The deadline to apply for Paycheck Protection Program loans is June 30, 2020. Talk to your bank, accountant or attorney for further instructions.

Bryan Morin, owner of Federico’s Pizza & Restaurant in Belmar, New Jersey, went so far as to take out a $50,000 line of credit to keep employees on his payroll—and earned national coverage for it on Fox News. Morin eventually had to close his doors temporarily but said he would continue paying his staff during that period. And when Skyler Reeves, owner of Rosa’s Pizzeria in Prescott, Arizona, received an anonymous gift of $2,000 (from a woman who walked in, handed him an envelope and then left without a word), he used the unexpected windfall to help laid-off staffers pay their most worrisome bills.

Protecting staff was also top priority for Will Grant, owner of That’s A Some Pizza in Bainbridge Island, Washington. As the bad news settled in, his mother pushed him to shut down his lunch business—which he did. But, he adds, “My initial thought was, ‘Shut down everything [and keep] just me and one or two other employees. We can do this ourselves.’ But what about the people who need the work and aren’t going to be able to pay their bills? After the fear subsided, I was like, no, I’m not the only one who needs to eat.”

First responders in the Dallas/Fort Worth region enjoyed free pies donated and delivered by Zoli’s NY Pizza in Addison, Texas.

Seven of his 20 employees quit anyway, out of concern for their health, which helped save money on labor. Still, Grant notes, once other eateries started making adjustments to survive, his shop went from being one of two delivery restaurants in his market to one of 25.

And he’s okay with that. “I want us all to survive this,” Grant says. If anything, he finds himself wrestling with an ethical dilemma. “I don’t know that marketing [to get people to] come to my restaurant is the right thing to do right now, at least not for us. I don’t want people feeling obligated to come to my restaurant when they don’t even want to leave their houses. And trying to take that business away from other people isn’t what I want to do either.”

An Opportunity to Serve

Not everyone will survive, unfortunately. Pizzerias and other restaurants that were already on shaky ground prior to the pandemic likely won’t bounce back, especially if they relied heavily on dine-in business. In late March, a National Restaurant Association (NRA) survey found that overall sales had plummeted by 47% from March 1 through March 22. In a March 18 letter to top government officials, the NRA predicted restaurant sales would decline by $225 billion over the next three months and that between five and seven million industry jobs would be lost.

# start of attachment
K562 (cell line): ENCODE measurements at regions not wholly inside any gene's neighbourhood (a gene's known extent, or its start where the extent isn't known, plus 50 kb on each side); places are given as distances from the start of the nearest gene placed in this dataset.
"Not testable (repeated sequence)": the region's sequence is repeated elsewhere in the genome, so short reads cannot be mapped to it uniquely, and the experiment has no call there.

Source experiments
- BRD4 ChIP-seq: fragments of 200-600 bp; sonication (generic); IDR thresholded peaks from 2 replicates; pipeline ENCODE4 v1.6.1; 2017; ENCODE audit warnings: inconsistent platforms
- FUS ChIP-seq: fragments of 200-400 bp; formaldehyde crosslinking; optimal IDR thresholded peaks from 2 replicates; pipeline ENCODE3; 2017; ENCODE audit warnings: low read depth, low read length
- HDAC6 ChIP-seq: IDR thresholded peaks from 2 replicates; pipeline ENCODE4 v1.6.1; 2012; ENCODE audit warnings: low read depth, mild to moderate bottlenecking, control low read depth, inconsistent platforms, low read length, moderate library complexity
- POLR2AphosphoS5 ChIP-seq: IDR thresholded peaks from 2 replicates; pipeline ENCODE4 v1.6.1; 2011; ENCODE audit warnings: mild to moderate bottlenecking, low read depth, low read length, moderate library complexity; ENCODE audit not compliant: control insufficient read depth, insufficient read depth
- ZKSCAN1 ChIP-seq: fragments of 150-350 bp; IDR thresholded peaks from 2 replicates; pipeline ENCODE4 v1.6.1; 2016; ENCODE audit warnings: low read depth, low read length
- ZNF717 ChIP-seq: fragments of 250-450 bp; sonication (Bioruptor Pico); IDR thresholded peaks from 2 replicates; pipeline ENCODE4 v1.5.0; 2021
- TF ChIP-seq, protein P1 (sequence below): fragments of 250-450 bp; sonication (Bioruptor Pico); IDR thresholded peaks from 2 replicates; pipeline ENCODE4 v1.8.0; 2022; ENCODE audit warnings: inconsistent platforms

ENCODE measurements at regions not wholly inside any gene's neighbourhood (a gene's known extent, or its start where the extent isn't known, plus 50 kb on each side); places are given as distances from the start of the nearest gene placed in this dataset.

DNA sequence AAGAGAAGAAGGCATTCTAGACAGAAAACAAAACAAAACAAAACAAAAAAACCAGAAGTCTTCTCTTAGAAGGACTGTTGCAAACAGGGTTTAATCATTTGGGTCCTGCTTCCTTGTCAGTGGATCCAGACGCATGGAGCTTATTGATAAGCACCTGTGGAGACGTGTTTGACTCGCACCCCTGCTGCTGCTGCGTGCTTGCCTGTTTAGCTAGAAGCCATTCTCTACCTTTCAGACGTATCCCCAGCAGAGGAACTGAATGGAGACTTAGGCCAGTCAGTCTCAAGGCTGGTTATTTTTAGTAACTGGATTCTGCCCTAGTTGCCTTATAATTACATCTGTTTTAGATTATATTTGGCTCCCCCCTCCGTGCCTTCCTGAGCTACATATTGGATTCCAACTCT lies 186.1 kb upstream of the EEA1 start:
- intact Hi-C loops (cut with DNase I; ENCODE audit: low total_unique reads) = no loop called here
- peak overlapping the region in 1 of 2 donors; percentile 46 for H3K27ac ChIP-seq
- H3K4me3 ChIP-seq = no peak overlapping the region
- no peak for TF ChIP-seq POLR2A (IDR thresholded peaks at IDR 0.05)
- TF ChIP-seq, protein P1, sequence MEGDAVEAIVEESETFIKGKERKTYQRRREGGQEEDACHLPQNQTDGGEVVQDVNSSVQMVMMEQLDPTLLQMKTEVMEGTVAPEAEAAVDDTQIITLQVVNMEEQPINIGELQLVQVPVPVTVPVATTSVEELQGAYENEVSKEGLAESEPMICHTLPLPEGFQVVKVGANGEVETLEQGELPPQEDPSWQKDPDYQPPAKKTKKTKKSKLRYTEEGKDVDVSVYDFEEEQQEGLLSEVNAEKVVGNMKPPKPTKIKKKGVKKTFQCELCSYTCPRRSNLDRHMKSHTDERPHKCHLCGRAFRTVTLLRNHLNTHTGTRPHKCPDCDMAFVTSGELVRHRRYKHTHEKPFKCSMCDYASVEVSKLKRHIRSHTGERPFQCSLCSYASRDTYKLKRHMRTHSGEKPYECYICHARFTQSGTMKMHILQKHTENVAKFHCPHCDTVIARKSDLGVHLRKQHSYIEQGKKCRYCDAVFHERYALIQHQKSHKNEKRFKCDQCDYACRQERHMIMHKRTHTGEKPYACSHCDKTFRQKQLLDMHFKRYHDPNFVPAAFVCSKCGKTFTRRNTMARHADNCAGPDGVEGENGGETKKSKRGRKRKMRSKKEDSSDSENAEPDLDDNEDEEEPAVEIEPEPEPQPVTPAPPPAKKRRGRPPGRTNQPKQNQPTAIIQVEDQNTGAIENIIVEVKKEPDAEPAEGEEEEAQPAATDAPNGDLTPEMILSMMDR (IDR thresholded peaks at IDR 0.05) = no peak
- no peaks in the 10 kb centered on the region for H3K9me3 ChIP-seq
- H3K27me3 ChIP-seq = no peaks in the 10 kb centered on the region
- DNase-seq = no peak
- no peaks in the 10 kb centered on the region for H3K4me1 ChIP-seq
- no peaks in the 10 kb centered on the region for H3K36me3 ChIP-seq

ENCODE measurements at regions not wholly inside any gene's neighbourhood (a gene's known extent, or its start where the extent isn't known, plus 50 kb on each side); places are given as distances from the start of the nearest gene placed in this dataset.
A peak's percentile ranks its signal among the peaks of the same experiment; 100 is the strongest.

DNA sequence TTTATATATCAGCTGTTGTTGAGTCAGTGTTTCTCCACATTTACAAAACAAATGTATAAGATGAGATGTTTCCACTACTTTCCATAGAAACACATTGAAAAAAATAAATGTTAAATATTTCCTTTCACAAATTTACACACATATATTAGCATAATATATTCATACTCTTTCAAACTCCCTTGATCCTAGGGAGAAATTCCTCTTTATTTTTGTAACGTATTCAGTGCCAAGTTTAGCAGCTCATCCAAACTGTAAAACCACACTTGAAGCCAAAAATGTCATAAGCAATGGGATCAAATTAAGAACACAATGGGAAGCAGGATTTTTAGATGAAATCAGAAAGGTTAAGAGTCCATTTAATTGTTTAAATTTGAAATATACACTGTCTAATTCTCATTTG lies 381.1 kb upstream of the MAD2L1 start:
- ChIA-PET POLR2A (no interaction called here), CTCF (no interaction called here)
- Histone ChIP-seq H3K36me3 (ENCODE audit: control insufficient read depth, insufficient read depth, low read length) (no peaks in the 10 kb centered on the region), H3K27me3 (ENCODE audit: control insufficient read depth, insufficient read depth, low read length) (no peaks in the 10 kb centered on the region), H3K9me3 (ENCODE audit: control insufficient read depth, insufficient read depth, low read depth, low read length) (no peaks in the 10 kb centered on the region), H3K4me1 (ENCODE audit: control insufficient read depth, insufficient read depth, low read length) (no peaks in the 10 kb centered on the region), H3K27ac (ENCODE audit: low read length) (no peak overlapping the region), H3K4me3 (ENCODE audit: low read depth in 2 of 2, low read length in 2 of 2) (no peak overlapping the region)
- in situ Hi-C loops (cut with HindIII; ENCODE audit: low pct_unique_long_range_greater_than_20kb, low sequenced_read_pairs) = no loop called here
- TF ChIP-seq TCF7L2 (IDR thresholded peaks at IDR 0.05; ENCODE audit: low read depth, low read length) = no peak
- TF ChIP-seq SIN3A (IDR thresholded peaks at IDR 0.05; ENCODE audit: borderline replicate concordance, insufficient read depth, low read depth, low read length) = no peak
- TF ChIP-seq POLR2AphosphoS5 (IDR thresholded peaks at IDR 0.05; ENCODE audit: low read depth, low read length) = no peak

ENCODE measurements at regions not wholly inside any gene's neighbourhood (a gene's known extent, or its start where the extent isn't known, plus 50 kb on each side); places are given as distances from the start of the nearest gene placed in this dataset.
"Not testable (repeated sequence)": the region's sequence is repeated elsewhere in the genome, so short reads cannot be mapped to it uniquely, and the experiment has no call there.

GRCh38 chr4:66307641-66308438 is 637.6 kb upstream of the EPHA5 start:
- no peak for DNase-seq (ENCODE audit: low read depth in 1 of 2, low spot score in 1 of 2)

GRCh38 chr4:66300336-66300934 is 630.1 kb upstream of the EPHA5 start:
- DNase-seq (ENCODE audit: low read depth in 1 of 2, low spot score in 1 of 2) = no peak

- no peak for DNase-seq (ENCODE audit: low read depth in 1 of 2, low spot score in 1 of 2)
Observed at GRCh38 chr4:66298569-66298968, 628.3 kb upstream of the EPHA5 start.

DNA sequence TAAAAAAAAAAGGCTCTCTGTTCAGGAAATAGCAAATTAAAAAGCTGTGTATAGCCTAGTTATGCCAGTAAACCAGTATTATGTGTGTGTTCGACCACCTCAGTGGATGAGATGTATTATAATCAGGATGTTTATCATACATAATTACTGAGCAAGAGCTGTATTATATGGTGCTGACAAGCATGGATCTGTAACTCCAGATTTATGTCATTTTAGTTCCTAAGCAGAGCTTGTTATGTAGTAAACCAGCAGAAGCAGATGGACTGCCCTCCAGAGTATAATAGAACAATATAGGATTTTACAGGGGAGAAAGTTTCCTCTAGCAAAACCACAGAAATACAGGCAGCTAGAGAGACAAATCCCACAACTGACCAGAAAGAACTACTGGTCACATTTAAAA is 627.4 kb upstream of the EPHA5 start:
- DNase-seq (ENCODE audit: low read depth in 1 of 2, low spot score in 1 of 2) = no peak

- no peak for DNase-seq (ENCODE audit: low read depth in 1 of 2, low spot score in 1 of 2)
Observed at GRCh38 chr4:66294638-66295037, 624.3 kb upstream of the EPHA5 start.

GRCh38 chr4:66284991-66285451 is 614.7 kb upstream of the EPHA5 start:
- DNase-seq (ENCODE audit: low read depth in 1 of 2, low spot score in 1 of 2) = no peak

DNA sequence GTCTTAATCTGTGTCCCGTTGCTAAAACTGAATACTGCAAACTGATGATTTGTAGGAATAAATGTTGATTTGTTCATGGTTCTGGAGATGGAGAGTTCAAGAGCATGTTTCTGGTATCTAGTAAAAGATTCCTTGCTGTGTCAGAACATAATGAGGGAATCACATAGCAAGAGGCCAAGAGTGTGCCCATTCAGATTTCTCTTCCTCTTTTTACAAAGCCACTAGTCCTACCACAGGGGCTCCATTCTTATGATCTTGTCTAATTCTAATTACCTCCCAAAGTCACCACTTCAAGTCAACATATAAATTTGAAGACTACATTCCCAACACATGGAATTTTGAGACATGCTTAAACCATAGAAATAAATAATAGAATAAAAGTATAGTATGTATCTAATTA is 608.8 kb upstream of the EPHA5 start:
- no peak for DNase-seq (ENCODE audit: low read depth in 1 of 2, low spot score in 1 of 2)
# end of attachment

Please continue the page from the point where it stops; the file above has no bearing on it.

The situation was bleak. But those operators who stayed open saw the crisis as an opportunity to serve others—to deepen their connections to the community, help people in need and generate goodwill for the future. When local schools closed down, many pizzerias gave away slices and drinks to disadvantaged children who often depend on free or discounted school lunches for their only meals. Some offered free slices to anyone facing food insecurity, including laid-off workers from all trades and professions. Others dispatched delivery drivers to drop off free food at hospitals, police departments and fire departments, showing their support for the local heroes working on the front lines of the crisis.

Sidebar: Year of the Meal Kit?

Is it too early to declare 2020 the year of the meal kit? Make-at-home meals exploded as pizzeria operators—independents and chains alike—scrambled to make up for losses in dine-in revenue. Oath Pizza, a Boston-based brand with 60 locations nationwide, made feeding families of all sizes easier during the pandemic with its Craft Pizza Care Packages. Available with gluten-free, dairy-free and vegan options, the meal kits range in price from $65 for the Kiddo Care Package (three Cutie Pie cheese pizzas plus two Honduran chocolate brownies and one marshmallow bar) to $110 for the Bestseller Care package (six pizzas, three brownies and three marshmallow bars). In Denver, the five-store Mici Italian Handcrafted introduced its own pizza kits, which included fun, pizza-related educational resources and activities developed by co-founder Kim Miceli, a former teacher.

Senior adults got their share of the pie, too. In Fort Pierce, Florida, Scott Van Duzer, owner of a Big Apple Pizza & Pasta store, invited customers to pay $20 to have pizzas delivered to senior citizens living in nursing homes or self-isolating in their own residences, along with homemade cards created by children to brighten the old folks’ day. Lorrie Moffitt, owner of Knik Goose Bay Pizza Company in Wasilla, Alaska, took the idea one step further—she sent her entire staff home and spent all of her time baking pizzas for elderly and disabled people who couldn’t leave their homes.